Along the back wall, a painting of a Slovenian mountainside—with snow-capped peaks and a swathe of purple crocuses—provides a contrast to the urban drizzle outside, though a Christmas tree perched incongruously at one end serves as a reminder of the festive season. A few days earlier, The Space organised a trip to see Cinderella at the King’s Theatre and there is some laughing about the pantomime dames, while in a back room donated presents are being sorted into bags ready for distribution.

Ask the Roma women about their lives in Glasgow, and they are resolutely upbeat. “Everything here is great,” they say. Their flats are ‘fine’ and the people are ‘friendly,’ but the briefest glimpse at their lives hints at a less palatable reality.


Govanhill is one of the most complex and intriguing districts in Scotland; its sheer diversity—42 different nationalities within one square mile—has created a dynamic clash of cultures. Walk its streets and you encounter Irish bars, Italian chippies and Asian sweet shops, their windows laden with green and pink confections. The fruit and vegetable shops are a psychedelic explosion of red tomatoes, green peppers, and purple aubergines, while the scent of pakora and kebab meat seeps from the many takeaways.

But the poverty is unmistakable. The area is plagued by slum landlords, rubbish piles up in closes and there are blocks where bedbugs are endemic. The aroma of exotic spices mingles with the stench of unemptied bins. Though the ethnic tensions may be overstated, they do exist. The Roma, persecuted across Europe, are not given an unqualified welcome here. In Govanhill, as elsewhere, cultural quirks, such as the tendency of the young men to hang around street corners, can see them used as scapegoats.


Felcera Covaciu smiles wearily as she stands at the door of her tenement flat. At 28, she has four children under 14, and her fifth is due any day now. Her home is clean, but spartan. In the front room, there is a cot, ready for the new arrival, but there are few toys visible.

According to Ms Uprichard, large gaps in the railings on the close stairs went unrepaired, turning them into a potential death trap; they have now been patched up with wire, but the stairwell is still full of junk. Part of Ms Covaciu’s bathroom ceiling has rotted away and it smells of damp. For others, the problems are even worse. Ms Uprichard talks of an extended family of 18 living in a three-bedroomed flat, and a woman in her early 30s who has nine children. “I have worked in the most deprived parts of Glasgow, but I would say the poverty among the Roma in Govanhill is different because it is about survival,” Ms Uprichard said. “We haven’t known that kind of poverty for generations because, much as we like to denigrate it, we have a welfare system. These people have not been used to a welfare system. If they don’t work, they go hungry. When you wake up in the morning and your first thought is ‘How am I going to feed my children today?’ you operate on a different level. You operate on your wits.”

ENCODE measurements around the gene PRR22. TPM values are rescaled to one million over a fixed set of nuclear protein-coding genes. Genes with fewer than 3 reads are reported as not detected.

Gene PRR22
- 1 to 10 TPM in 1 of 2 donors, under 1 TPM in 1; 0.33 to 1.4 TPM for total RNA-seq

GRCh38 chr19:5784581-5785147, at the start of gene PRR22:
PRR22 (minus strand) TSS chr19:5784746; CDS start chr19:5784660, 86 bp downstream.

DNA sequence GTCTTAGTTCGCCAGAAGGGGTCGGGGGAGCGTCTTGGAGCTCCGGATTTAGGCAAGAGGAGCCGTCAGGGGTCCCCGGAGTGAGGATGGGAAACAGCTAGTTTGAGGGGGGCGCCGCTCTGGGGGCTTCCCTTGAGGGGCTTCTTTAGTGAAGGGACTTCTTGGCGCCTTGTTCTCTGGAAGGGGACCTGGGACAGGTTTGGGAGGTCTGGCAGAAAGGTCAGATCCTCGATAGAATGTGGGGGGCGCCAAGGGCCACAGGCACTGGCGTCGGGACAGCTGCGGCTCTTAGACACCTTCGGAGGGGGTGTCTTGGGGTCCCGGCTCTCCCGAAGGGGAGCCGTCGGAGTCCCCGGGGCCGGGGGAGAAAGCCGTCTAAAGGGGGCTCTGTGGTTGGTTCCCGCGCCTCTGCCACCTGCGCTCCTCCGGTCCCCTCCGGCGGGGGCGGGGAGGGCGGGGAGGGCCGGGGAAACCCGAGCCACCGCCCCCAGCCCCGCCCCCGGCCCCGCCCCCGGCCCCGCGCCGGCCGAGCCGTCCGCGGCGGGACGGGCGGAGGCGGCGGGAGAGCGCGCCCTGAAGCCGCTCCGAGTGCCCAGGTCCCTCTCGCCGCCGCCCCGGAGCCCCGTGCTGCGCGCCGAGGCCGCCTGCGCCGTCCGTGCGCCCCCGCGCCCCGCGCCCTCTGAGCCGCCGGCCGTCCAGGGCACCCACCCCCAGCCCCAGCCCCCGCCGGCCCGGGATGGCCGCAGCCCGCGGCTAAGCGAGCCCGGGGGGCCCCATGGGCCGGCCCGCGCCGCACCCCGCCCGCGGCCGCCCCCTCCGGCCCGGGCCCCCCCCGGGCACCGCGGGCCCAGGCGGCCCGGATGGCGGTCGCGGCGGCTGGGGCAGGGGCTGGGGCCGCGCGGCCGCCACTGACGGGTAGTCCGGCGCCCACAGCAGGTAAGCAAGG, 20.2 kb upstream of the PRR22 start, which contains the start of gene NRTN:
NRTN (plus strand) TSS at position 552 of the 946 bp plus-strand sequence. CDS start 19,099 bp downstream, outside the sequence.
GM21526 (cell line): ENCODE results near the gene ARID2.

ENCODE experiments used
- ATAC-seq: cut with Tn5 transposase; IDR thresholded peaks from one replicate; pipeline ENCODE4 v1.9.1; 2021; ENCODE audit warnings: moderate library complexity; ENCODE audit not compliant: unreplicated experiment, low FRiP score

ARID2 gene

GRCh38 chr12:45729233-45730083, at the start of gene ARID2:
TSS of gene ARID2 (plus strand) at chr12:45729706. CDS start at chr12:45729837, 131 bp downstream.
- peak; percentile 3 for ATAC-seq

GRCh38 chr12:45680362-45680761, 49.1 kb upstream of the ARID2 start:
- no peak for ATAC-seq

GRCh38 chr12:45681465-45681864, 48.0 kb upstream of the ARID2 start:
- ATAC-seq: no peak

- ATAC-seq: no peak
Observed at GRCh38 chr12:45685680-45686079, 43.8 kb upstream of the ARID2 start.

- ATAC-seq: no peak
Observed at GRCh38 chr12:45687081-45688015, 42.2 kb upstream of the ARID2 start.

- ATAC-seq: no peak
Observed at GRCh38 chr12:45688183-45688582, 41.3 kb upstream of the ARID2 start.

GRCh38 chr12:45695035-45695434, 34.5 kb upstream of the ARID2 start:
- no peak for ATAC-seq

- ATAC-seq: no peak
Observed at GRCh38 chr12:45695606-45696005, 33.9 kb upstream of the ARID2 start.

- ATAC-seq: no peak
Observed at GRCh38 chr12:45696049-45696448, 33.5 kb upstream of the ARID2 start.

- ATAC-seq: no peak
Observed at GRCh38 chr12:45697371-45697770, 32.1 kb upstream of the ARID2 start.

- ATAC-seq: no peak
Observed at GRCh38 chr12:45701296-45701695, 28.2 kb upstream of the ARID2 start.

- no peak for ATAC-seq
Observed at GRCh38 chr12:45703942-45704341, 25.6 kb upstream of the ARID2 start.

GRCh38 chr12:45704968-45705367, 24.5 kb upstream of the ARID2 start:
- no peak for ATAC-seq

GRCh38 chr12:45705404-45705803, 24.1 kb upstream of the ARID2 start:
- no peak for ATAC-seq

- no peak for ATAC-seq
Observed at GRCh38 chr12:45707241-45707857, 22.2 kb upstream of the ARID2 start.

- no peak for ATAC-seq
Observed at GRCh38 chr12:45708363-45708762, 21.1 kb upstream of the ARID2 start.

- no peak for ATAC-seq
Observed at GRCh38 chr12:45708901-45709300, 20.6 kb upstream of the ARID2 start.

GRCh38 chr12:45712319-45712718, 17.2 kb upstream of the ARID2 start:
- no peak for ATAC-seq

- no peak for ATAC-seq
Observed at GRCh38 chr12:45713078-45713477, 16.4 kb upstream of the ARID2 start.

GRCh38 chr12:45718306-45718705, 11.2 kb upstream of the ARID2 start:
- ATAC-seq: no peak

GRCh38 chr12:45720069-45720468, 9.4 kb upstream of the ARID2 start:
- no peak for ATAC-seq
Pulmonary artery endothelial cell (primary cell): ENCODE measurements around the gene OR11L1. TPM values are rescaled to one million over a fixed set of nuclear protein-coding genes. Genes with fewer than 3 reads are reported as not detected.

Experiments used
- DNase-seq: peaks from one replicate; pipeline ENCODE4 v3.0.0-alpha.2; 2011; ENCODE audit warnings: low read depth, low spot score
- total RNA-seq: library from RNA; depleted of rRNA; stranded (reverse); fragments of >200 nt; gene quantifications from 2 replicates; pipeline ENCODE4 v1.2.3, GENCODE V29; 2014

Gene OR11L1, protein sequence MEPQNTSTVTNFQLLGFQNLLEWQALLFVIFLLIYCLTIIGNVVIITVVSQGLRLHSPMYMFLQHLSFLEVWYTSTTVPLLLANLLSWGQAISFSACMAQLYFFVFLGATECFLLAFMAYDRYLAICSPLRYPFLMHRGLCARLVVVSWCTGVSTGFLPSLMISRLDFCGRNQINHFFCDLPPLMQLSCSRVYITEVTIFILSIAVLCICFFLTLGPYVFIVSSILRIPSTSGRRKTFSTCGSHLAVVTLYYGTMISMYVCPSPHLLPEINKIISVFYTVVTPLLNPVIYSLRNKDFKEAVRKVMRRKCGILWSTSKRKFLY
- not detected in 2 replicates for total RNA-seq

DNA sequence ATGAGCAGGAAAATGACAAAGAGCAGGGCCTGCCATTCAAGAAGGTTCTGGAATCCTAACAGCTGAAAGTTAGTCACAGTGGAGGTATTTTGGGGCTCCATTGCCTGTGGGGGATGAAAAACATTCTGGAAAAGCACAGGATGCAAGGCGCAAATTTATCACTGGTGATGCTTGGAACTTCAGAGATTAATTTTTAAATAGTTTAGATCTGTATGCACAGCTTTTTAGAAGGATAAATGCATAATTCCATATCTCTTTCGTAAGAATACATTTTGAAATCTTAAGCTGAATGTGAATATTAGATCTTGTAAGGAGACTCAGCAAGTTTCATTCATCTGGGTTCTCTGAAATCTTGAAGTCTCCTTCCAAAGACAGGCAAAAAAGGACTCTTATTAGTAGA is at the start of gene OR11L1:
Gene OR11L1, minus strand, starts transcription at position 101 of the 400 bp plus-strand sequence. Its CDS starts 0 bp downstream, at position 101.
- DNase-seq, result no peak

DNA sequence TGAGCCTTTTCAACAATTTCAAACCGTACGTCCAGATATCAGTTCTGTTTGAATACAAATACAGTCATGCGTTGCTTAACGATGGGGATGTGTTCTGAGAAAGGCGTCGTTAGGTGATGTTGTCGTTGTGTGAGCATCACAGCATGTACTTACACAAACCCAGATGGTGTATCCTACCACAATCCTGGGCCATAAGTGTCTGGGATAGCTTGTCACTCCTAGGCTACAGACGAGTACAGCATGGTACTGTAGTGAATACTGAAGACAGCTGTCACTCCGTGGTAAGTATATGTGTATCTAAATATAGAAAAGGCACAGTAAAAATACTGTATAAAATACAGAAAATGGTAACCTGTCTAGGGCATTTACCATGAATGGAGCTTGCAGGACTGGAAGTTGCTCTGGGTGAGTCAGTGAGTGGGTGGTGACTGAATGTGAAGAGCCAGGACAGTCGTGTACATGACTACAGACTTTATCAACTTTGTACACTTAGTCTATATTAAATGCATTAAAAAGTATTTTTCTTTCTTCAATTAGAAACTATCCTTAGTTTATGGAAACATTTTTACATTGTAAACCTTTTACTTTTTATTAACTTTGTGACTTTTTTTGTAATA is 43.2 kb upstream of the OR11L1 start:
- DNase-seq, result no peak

Some of the problems affecting the Roma are cultural. Grooms still pay a ‘bride price’ so many girls are married off young and there is evidence of trafficking. In a male-dominated society, few women can read, which makes it difficult for them to integrate. And they have little access to even the most basic information on health or hygiene, which fuels stigmatisation.

With little sense of their own value, the women have to be convinced of the importance of developing new skills, so much so that when Ms Uprichard first broached the idea of literacy classes, they would laugh and push their arms away dismissively.

“We would look at the barriers in their lives and present them with potential opportunities, yet when we asked ‘What will you be?’ they would reply, ‘I will be nothing,’ she said.

Eventually, The Space held an open day aimed at teasing out the women’s strengths. “We got to the end, and, again, we asked, ‘So what are you good at?’ Again there was silence. Then one child said ‘My mum is great at telling jokes’ and I thought ‘Bingo.’ That’s the answer. We can reach them through their children.”


As it has expanded The Space has taken on more staff; it now has three full-time workers—including Ms Uprichard—two part-time interpreters, Sr Agnes McGarvie, and 16 volunteers. In the future, Ms Uprichard hopes it will be able to reach out to other ethnicities in an attempt to improve community relations.


Many of Govanhill’s problems appear intractable, but the degree to which lives can be transformed is evident when I speak to Lamita Covaci, 28. A single mother, she left her two daughters, Debora, eight, and Elisa, a tiny baby, with her own mother in Romania, to come to Glasgow two years ago. She worked hard, learned some English and soon she was able to bring all three of them over to join her.

Now, she lives in a Glasgow Housing Association flat and works as a part-time interpreter with The Space. “When I first arrived in Scotland, I used to cry,” Covaci said. “The people I worked for would ask ‘Why are you crying? What is the problem?’ and I would say ‘I miss my daughter.’ But life is good for me now. Everything is getting better.”